I have found if you are not engaging your readers regularly you will not grow a blog appreciably. I watched how my original anecdotal pieces on life’s lighter side gained favor with a mostly United States audience. When I branched out to technology, and particularly Apple-related pieces, the international community suddenly became interested in the blog. With the help of my friends at macsurfer.com, I have been able to link to technology posts I have written here with wonderfully gratifying results. Although I use the latest and greatest technology intermittently, my production machines, to put it kindly, are a generation or two behind the curve. Evidently, a lot of the world can appreciate using older hardware and accompanying software to get the job done. And they want to know how to continue getting the job done with their beloved hardware and software of choice.

English: 60 Wall Street

English: 60 Wall Street (Photo credit: Wikipedia)

The blog has grown by leaps and bounds and the demands on our time have understandably become greater with this so far manageable growth. There are so many stories in the pipeline that are waiting their turn patiently for the top left spot of the home page. In addition to technology pieces, I get frequent emails requesting more financial reporting from the blog, too. Wall Street, even though we all have 401ks and IRAs, remains a mystery shrouded in secrecy. The variety of articles and stories covering financial printing and XBRL reporting service providers have been extremely popular. Although my technology and financial pieces generate great interest and enthusiasm, I am hesitant to publish too much of any particular type of content.

This is because I want the blog to continue to evolve, defy subject categorization, and with your help it will. Clicking the “Donate” link and contributing to our work here with either a PayPal or major credit card donation will allow us to keep bringing you the multi-media, photography and original content stories you’ve come to expect at hittingthesweetspot by Bob Skelley. We never want to go to a paid subscription only service and you can help keep it all free.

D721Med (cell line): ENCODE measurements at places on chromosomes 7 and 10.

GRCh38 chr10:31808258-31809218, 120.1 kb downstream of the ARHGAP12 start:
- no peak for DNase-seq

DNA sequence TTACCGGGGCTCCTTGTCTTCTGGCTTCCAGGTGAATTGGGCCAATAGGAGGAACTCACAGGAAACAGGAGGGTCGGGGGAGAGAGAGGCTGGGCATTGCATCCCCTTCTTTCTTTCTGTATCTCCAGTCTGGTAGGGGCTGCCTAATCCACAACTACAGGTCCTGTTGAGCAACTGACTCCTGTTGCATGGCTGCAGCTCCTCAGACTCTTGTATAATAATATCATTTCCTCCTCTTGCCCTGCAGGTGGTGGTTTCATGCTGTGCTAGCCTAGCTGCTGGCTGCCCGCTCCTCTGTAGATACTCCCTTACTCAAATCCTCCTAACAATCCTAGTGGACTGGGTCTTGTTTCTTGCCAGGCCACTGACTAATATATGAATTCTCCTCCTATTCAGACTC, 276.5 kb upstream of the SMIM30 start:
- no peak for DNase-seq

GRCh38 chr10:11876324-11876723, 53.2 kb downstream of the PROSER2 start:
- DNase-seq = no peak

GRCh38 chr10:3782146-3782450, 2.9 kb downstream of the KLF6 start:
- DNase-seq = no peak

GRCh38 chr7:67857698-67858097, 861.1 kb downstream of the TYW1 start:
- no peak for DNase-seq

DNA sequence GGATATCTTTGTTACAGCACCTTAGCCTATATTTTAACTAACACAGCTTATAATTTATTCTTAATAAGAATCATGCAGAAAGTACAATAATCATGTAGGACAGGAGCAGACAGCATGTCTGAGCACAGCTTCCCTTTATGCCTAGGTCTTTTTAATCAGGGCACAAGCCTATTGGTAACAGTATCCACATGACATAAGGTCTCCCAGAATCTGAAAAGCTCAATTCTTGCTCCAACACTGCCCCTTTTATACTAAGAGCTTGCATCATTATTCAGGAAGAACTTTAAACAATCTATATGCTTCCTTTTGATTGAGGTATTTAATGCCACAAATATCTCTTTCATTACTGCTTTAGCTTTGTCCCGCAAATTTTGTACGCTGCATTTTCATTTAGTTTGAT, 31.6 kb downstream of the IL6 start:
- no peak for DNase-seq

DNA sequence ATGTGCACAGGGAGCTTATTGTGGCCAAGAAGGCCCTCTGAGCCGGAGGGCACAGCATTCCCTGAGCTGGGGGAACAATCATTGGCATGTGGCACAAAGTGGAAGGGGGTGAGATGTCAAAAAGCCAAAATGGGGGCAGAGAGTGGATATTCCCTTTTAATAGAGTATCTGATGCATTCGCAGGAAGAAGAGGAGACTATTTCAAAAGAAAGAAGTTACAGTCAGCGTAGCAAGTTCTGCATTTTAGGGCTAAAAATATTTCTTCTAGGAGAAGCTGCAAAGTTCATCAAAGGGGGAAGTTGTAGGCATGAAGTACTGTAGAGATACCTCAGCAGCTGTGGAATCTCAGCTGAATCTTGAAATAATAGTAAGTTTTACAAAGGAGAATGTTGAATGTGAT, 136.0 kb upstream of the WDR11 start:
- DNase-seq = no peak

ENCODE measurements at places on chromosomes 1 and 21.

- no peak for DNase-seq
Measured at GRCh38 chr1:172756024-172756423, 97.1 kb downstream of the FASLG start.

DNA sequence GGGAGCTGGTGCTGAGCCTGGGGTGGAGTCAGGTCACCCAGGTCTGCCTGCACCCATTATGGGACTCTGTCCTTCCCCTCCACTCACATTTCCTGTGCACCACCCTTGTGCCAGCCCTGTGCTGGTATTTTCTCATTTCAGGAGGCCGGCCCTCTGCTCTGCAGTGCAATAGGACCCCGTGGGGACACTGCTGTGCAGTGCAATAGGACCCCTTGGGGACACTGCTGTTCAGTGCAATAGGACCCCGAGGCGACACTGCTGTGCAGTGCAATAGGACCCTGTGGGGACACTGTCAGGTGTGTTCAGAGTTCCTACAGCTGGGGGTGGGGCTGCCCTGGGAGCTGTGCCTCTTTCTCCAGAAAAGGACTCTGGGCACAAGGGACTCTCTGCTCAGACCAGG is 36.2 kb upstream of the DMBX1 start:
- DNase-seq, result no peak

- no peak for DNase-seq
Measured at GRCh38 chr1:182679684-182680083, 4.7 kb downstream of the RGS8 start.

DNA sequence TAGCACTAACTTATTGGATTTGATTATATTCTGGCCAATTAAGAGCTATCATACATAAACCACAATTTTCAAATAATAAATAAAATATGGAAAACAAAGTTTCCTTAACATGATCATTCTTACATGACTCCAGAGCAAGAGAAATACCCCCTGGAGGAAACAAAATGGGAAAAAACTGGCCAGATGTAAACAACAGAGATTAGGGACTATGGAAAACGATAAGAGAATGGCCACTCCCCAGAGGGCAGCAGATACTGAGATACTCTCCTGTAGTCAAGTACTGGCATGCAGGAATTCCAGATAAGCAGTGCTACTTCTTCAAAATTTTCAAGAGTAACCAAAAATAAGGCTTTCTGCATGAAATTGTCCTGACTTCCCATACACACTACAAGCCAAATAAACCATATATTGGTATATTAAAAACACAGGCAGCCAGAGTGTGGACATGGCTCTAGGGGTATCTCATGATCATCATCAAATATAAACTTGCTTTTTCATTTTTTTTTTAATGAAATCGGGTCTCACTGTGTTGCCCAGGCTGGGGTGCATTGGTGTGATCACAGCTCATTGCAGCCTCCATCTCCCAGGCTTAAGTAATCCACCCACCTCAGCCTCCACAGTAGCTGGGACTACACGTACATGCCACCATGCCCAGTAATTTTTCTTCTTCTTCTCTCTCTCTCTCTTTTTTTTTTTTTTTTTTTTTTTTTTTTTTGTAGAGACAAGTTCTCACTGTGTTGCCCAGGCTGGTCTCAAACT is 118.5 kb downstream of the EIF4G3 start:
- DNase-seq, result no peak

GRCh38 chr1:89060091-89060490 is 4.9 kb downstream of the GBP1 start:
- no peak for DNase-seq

While we encourage you to sign up to receive the blog by email, we hope to always be able to have the site’s full content available freely. Some might prefer we go away, might not like what we say at times, but they should defend our freedom to express what we do, as we support those with differing views than ours to publish their words freely as well.

Bartles & Jaymes original flavor

Bartles & Jaymes original flavor (Photo credit: Wikipedia)

We’ll close with some urging for you to wear out the donate button up top. Well, maybe not wear it out, but consider leaving us a tip as you turn away and exit us for now.

In the immortal words of the great philosophers Bartles & Jaymes, thank you for your support!

 

Advertisements

What do you think?

Fill in your details below or click an icon to log in:

WordPress.com Logo

You are commenting using your WordPress.com account. Log Out / Change )

Twitter picture

You are commenting using your Twitter account. Log Out / Change )

Facebook photo

You are commenting using your Facebook account. Log Out / Change )

Google+ photo

You are commenting using your Google+ account. Log Out / Change )

Connecting to %s